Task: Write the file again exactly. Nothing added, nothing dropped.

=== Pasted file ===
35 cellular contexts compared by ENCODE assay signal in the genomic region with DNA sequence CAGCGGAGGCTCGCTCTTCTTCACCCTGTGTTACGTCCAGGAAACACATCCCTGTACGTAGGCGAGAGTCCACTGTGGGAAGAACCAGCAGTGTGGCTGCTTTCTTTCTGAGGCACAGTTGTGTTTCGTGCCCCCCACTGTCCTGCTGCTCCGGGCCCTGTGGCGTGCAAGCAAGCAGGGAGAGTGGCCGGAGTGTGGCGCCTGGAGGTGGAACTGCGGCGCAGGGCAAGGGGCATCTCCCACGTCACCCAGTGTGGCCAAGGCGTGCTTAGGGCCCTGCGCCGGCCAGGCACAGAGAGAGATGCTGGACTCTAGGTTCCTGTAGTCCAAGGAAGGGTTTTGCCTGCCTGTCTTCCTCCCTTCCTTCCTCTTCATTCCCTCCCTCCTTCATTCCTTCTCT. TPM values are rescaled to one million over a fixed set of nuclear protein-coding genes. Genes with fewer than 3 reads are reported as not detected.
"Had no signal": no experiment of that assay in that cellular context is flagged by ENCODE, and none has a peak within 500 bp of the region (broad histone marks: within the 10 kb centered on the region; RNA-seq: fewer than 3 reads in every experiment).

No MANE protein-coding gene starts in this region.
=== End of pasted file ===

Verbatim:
35 cellular contexts compared by ENCODE assay signal in the genomic region with DNA sequence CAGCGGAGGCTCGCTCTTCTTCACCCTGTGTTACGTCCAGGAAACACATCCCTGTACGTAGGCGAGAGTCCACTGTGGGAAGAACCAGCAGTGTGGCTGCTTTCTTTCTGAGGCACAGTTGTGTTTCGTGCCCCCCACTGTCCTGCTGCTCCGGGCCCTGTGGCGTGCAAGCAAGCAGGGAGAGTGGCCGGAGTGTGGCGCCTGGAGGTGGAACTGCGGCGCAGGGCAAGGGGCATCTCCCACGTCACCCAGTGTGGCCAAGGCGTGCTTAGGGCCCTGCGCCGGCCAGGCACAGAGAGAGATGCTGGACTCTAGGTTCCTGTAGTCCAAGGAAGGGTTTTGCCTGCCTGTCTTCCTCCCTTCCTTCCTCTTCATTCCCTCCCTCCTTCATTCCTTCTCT. TPM values are rescaled to one million over a fixed set of nuclear protein-coding genes. Genes with fewer than 3 reads are reported as not detected.
"Had no signal": no experiment of that assay in that cellular context is flagged by ENCODE, and none has a peak within 500 bp of the region (broad histone marks: within the 10 kb centered on the region; RNA-seq: fewer than 3 reads in every experiment).

No MANE protein-coding gene starts in this region.